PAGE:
7.5. Furthermore, no experimental data have been provided by the Opponent/Appellant, on whom the onus of proof lay, which would have supported its assertions of lack of novelty.

7.6. Consequently, the Board is satisfied that D1 does not anticipate the process of Claim 1, the subject-matter of which is therefore novel with regard to this document.

7.7. The finding in the decision under appeal that none of the other cited documents anticipated the claimed subject-matter has not been contested in the appeal proceedings. The Board sees no reason to take a different view.

7.8. Consequently, Claim 1 is novel.

8. Problem and solution

8.1. In line with the introduction of the description in the patent in suit, in particular page 2, lines 24 to 29 and 37 to 41, and page 3, lines 14 to 19, the technical problem underlying the patent in suit with respect to D1, which represents the closest state of the art, may be seen as the definition of a process for the preparation of PIPA polyol dispersions which allow to prepare polyurethane foams having reduced shrinkage, lower compression set and better cure rating. The process further aims at PIPA polyol dispersions which avoid (high) viscosities which would make these dispersions difficult to process and limit the solids content of the dispersions.

8.2. These aspects of the technical problem are solved by a process wherein a solution or dispersion (C) of a material containing urethane and/or urea groups in an isocyanate- reactive material, which has an equivalent weight of greater than 400, is preformed, and (A) a polyisocyanate is reacted with (B) a coreactant material having an equivalent weight of up to 400 and a plurality of active hydrogen atoms attached to oxygen or nitrogen atoms are reacted with each other in the presence of this preformed solution or dispersion (C), so that (i) the total of components (A) and (B) and the urethane and/or urea containing material of component (C) together comprises from 0.5 to 40 weight percent of the product dispersion, and (ii) the material containing urethane and/or urea groups dissolved and/or dispersed in the preformed solution or dispersion constitutes from 0.5 to 50 % by weight of the total of the said material, component (A) and component (B) (Claim 1).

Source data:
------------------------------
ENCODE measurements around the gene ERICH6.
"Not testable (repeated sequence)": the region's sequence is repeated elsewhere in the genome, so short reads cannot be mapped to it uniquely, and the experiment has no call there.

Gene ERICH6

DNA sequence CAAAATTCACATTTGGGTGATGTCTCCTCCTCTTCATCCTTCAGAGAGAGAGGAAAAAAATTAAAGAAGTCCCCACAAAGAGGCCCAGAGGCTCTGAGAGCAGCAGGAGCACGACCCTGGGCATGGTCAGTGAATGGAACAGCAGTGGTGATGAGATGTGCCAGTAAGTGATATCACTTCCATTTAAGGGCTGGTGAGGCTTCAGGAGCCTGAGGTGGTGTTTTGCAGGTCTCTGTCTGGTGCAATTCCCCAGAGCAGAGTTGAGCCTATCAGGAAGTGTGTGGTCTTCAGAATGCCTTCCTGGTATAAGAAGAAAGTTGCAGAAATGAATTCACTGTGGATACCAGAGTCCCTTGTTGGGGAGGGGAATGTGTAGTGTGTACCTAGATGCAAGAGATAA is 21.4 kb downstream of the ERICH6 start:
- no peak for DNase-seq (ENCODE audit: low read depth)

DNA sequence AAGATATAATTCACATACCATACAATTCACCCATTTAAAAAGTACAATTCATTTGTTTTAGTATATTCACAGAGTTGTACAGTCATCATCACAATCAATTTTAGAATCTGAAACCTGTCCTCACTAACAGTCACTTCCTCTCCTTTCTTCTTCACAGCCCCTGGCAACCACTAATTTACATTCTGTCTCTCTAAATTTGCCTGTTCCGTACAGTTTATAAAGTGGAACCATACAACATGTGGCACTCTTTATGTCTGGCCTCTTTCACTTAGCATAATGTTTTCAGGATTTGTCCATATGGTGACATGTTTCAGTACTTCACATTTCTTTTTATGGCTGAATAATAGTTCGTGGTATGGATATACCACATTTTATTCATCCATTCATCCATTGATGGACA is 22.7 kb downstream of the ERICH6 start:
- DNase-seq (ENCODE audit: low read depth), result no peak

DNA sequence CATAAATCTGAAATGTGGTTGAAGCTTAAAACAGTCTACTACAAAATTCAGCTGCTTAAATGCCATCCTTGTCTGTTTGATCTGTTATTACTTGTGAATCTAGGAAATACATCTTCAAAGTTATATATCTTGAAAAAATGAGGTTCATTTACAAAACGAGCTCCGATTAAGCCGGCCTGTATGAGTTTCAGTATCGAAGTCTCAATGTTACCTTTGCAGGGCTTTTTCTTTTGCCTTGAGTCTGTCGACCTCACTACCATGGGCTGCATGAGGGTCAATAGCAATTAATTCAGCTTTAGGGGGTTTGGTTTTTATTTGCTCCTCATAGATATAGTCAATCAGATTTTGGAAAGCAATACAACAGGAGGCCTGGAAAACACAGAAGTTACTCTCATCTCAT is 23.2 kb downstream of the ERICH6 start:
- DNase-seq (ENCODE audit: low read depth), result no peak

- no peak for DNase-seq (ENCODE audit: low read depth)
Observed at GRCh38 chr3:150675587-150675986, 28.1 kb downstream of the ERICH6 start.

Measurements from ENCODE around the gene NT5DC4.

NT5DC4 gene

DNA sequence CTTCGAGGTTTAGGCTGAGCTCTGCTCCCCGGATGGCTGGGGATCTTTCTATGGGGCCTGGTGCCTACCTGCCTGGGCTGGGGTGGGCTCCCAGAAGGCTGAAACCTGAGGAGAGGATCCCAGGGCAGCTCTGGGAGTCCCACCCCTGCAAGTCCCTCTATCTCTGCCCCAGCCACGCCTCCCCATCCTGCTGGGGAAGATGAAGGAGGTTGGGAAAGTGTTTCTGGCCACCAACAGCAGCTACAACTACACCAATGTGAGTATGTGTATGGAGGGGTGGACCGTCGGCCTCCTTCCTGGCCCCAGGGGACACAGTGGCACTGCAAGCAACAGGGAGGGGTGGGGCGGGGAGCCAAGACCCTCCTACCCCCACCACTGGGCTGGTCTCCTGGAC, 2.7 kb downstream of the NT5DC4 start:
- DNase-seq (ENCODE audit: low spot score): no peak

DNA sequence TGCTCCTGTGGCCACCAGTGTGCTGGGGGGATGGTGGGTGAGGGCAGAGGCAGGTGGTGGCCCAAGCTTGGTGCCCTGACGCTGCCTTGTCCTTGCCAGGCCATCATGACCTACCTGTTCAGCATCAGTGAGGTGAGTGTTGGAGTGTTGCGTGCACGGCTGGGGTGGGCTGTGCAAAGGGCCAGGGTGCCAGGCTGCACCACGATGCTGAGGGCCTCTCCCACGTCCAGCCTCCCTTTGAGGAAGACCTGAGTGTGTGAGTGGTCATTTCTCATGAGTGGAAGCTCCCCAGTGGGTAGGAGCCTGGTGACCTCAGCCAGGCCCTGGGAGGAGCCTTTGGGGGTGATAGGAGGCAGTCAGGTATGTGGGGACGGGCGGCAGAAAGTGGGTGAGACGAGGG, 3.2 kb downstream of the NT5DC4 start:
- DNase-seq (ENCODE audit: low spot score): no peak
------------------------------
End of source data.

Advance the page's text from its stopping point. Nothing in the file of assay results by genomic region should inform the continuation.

In view of the results of the examples and the comparative example of the patent, the results of which have not been disputed, the Board is satisfied that the above technical problem is effectively solved by the claimed subject-matter.

9. Inventive step

It remains to be decided whether the solution found was obvious to a person skilled in the art.

9.1. As discussed above (sections 6.2 to 6.2.3, supra) D1 refers to improvements of the tensile properties of polyurethane foams in comparison to foams prepared with previous polymer polyol dispersions. The solution found in D1 was the preparation of high strength dispersions of reaction products of a polyisocyanate with a tertiary-N-polyolamine in the presence of a polyol which were subsequently diluted with further polyol. The foams obtained with these dispersions had also advantages in respect of hardness and shrinkage properties.

9.1.1. According to the Appellant, the closest part of D1 is found in the second part of Example 1, the results of which (ie Polyol B) would at least be close enough to those in the patent in suit that it could be concluded that the properties would be the same (section VI(c), above).

9.1.2. On the other hand, it had been argued in the Statement of Grounds of Appeal, item 9, with respect to a comparison, in the patent in suit, between the subject-matter claimed and the results obtained with a Comparative Dispersion A: "the comparative example in the attacked patent is merely a foam obtained starting from a standard dispersion, i.e. a dispersion that is not obtained according to D1".

9.1.3. Whilst, in the preparation of Comparative Dispersion A, the catalyst had been added to the isocyanate-reactive material ("Polyol A"), before it was mixed with TELA, and prior to the final TDI feed to this mixture (patent in suit: page 8, lines 30 to 32 and 17 to 19), it has, however, become evident from the discussion about novelty (in particular in section 7.3, above) that, in the preparation of Polyol B in D1, no catalyst was initially charged, contrary to the suggestion by the Appellant during the novelty discussion.

9.1.4. In view of these facts and findings, it must, therefore, be concluded that Example 1 of D1 is even further remote from the claimed subject-matter than the comparative example in the patent in suit (on the basis of Comparative Dispersion A, which had been a standard dispersion obtained in a conventional one-step process) and that, consequently, the latter comparative example is meaningful for the assessment of inventive step.